The wait is nearly over: Lil Nas X tells fans his debut album is finally coming out
Teasing his debut album, Lil Nas X has released a Marvel-inspired trailer to tide over fans hungry for new music.
Similar to how Marvel’s opening sequence takes audiences through the universe’s robust arsenal of superheroes, Tuesday’s teaser trailer displays the many iterations of Lil Nas X (born Montero Lamar Hill), from western cowboy to sultry Santa to a redhead sliding down a pole to hell.
In the classic Marvel font, the trailer ends with, “MONTERO, THE ALBUM, coming soon.” Playing in the background is a rumored snippet of the highly anticipated track “Industry Baby,” produced by songwriting duo Take a Daytrip.
While the album’s release date is still unknown, fans can stream Lil Nas X’s EP, “7,” and his latest single, “Sun Goes Down,” until then.
Lil Nas X performed his controversial hit single “Montero (Call Me By Your Name)” on Sunday’s BET Awards.
The trailer comes just days after the “Old Town Road” hitmaker’s 2021 BET Awards performance of “Montero (Call Me by Your Name),” in which he locked lips with a male dancer on stage.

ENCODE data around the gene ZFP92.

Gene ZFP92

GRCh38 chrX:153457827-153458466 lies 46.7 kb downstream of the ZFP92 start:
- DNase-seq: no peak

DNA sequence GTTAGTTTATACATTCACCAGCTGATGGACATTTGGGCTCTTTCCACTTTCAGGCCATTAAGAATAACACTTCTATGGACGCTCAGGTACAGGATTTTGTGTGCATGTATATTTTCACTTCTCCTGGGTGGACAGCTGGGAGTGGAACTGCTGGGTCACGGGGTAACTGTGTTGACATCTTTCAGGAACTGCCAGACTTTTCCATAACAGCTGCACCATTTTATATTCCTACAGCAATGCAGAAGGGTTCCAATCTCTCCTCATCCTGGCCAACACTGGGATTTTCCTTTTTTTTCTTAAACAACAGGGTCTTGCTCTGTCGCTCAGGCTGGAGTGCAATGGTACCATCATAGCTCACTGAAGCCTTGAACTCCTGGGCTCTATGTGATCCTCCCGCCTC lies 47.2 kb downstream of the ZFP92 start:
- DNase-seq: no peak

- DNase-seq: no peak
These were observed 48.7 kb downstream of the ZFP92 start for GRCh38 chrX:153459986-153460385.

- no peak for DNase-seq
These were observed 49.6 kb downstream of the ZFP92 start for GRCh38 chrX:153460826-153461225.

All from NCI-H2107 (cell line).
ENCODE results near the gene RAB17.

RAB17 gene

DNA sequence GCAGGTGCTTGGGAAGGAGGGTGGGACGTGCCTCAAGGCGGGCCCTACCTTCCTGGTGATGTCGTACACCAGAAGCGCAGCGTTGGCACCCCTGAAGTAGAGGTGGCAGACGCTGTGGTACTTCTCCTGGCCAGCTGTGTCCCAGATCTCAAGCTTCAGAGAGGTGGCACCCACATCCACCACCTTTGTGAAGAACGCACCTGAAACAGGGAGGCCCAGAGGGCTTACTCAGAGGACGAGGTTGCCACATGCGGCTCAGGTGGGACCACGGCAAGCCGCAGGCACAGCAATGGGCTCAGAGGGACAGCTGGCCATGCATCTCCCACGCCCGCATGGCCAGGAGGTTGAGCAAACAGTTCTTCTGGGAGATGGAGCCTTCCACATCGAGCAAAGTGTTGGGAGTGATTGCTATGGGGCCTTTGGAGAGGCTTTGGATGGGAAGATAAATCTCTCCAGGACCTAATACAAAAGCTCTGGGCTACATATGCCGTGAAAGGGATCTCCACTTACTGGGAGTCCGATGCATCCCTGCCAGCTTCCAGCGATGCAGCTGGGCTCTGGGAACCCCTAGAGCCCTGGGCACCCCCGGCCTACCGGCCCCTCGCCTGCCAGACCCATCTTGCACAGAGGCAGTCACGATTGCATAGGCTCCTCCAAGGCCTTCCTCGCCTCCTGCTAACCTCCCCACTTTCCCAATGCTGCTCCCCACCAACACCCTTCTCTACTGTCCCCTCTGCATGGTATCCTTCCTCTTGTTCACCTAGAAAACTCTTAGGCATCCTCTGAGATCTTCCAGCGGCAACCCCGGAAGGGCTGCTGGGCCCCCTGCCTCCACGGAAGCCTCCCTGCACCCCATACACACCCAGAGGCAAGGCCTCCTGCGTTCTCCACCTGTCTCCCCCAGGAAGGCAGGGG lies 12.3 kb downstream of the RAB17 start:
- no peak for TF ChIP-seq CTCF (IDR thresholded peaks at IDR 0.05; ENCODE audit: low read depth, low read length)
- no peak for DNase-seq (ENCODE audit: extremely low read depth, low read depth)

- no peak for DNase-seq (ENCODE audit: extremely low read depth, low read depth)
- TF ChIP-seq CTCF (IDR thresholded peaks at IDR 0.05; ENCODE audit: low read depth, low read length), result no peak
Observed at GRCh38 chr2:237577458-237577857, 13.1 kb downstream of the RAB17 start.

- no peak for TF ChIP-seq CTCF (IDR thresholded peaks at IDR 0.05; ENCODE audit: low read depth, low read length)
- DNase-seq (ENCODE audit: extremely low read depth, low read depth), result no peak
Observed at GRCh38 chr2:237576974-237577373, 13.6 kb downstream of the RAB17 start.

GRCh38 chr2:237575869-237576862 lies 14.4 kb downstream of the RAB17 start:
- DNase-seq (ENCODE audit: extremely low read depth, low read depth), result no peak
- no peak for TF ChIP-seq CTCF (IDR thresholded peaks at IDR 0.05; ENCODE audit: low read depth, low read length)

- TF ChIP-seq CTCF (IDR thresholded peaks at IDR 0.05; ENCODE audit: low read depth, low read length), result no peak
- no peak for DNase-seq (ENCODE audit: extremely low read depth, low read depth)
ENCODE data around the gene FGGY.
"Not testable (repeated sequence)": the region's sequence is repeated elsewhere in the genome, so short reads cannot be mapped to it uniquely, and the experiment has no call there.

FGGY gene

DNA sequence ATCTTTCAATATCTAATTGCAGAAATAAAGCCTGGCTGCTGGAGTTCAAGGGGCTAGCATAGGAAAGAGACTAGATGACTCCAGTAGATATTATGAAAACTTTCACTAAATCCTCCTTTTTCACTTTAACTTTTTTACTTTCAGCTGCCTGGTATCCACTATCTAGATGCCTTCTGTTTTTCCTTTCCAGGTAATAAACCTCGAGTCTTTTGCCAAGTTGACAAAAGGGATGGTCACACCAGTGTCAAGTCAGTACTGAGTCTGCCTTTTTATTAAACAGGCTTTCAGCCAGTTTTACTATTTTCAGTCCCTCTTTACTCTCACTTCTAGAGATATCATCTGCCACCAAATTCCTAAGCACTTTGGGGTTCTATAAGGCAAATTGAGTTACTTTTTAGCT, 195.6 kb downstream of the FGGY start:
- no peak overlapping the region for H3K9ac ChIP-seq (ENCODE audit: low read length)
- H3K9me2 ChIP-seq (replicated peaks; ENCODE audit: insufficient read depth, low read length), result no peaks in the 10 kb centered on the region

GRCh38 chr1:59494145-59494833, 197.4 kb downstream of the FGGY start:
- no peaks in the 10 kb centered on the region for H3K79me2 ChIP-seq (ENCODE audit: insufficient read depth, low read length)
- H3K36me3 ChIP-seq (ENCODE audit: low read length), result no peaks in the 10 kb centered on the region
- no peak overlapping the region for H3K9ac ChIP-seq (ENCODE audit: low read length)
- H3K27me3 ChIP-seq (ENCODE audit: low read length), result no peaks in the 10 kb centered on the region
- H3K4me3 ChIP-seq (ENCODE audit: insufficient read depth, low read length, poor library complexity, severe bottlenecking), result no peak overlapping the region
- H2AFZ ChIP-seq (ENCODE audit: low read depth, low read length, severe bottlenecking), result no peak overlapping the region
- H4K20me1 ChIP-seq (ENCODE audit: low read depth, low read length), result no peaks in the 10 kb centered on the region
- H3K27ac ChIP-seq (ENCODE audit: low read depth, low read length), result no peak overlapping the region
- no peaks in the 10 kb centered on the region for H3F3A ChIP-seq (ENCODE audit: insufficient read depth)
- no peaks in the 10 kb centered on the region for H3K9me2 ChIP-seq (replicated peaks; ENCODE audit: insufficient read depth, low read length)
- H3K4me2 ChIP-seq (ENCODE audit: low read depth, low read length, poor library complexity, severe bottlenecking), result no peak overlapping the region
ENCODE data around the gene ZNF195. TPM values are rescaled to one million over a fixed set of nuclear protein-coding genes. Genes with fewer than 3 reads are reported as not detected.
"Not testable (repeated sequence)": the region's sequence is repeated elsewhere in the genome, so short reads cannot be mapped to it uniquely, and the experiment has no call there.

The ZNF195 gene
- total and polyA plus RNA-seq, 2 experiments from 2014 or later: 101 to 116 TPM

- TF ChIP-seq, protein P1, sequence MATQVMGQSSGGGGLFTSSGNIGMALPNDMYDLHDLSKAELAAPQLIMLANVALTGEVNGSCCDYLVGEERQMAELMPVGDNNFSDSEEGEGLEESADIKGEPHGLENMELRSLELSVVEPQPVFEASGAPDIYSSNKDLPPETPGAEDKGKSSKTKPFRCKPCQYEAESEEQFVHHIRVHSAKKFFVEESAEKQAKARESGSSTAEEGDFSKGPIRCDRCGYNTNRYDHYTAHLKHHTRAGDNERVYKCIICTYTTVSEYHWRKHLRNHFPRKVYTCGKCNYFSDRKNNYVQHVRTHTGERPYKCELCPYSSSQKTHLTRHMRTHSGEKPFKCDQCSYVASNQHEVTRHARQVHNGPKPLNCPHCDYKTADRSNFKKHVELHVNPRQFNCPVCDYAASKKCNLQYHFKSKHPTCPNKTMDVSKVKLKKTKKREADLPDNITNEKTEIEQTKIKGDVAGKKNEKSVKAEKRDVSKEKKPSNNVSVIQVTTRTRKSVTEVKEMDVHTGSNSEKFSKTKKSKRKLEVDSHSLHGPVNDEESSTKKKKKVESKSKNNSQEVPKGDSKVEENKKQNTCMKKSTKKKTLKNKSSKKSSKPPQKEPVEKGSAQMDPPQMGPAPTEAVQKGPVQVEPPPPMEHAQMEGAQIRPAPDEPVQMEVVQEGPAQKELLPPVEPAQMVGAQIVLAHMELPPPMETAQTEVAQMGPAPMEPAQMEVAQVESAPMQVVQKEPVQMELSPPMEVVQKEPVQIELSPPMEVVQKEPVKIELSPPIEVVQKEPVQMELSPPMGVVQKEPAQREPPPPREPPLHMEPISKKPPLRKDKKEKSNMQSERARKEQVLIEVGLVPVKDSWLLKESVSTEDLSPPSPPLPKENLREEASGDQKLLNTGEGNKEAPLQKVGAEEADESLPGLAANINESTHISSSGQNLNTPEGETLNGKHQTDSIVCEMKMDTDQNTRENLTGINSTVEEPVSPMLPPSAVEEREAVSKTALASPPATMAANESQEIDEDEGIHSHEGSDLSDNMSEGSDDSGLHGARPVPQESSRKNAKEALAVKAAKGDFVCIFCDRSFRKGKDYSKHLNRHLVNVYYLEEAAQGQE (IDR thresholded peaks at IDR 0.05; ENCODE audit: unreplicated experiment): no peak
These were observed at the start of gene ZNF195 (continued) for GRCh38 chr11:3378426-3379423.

Though he gave a stunning ancient Egypt-themed performance and paid homage to Michael Jackson’s “Remember the Time” with the help of choreographer Sean Bankhead, Lil Nas X has received a slew of homophobic insults online.
He clapped back on Twitter, writing, “work on yourselves, i love who i am and whatever i decide to do. get there.”
Prior to the release of “Montero (Call Me by Your Name),” he shared an Instagram post of a letter he wrote to his 14-year-old self, saying he wanted the hotly contested single to help queer people exist freely.
The 22-year-old artist bared his soul on Twitter, sharing that he had to “mentally prepare” for the BET performance in front of his straight peers and is insecure about his sexuality. He wrote, “i still have a long way to go. i’ve never denied that. when you’re conditioned by society to hate yourself your entire life it takes a lot of unlearning.”
But not holding back, he later tweeted, “since y’all still doing all this over a kiss imma just f— the n— on stage next time.”
But an army of supporters online also had his back, cheering him on and encouraging him to celebrate his authentic self.
“Lil Nas X is the black gay popstar I needed to see as a kid,” wrote one commenter. “The fearlessness it takes to be so decidedly queer in front of a notoriously homophobic audience. I needed that.”
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